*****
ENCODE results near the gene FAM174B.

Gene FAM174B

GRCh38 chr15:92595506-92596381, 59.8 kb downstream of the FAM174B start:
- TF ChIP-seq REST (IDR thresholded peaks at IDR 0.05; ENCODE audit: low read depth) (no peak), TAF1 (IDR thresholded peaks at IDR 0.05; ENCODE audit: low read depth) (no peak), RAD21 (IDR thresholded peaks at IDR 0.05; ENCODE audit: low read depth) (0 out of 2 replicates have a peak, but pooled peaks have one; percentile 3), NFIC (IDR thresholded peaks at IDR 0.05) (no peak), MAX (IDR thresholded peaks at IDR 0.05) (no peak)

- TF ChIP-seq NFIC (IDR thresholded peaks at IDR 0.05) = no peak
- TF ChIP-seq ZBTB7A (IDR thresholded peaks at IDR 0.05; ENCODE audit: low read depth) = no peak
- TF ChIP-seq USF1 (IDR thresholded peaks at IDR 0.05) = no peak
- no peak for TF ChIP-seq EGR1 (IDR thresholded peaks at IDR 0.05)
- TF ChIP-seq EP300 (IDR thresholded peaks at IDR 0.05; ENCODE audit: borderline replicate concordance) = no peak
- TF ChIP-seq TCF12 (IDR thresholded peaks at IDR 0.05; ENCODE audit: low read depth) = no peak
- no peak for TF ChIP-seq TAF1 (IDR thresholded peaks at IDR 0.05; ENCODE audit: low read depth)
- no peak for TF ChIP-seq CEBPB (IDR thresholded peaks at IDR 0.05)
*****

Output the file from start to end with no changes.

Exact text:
ENCODE results near the gene FAM174B.

Gene FAM174B

GRCh38 chr15:92595506-92596381, 59.8 kb downstream of the FAM174B start:
- TF ChIP-seq REST (IDR thresholded peaks at IDR 0.05; ENCODE audit: low read depth) (no peak), TAF1 (IDR thresholded peaks at IDR 0.05; ENCODE audit: low read depth) (no peak), RAD21 (IDR thresholded peaks at IDR 0.05; ENCODE audit: low read depth) (0 out of 2 replicates have a peak, but pooled peaks have one; percentile 3), NFIC (IDR thresholded peaks at IDR 0.05) (no peak), MAX (IDR thresholded peaks at IDR 0.05) (no peak)

- TF ChIP-seq NFIC (IDR thresholded peaks at IDR 0.05) = no peak
- TF ChIP-seq ZBTB7A (IDR thresholded peaks at IDR 0.05; ENCODE audit: low read depth) = no peak
- TF ChIP-seq USF1 (IDR thresholded peaks at IDR 0.05) = no peak
- no peak for TF ChIP-seq EGR1 (IDR thresholded peaks at IDR 0.05)
- TF ChIP-seq EP300 (IDR thresholded peaks at IDR 0.05; ENCODE audit: borderline replicate concordance) = no peak
- TF ChIP-seq TCF12 (IDR thresholded peaks at IDR 0.05; ENCODE audit: low read depth) = no peak
- no peak for TF ChIP-seq TAF1 (IDR thresholded peaks at IDR 0.05; ENCODE audit: low read depth)
- no peak for TF ChIP-seq CEBPB (IDR thresholded peaks at IDR 0.05)